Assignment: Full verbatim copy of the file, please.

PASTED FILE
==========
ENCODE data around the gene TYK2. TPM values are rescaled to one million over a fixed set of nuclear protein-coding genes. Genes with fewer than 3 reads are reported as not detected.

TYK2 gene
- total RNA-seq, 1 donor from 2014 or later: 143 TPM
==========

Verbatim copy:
ENCODE data around the gene TYK2. TPM values are rescaled to one million over a fixed set of nuclear protein-coding genes. Genes with fewer than 3 reads are reported as not detected.

TYK2 gene
- total RNA-seq, 1 donor from 2014 or later: 143 TPM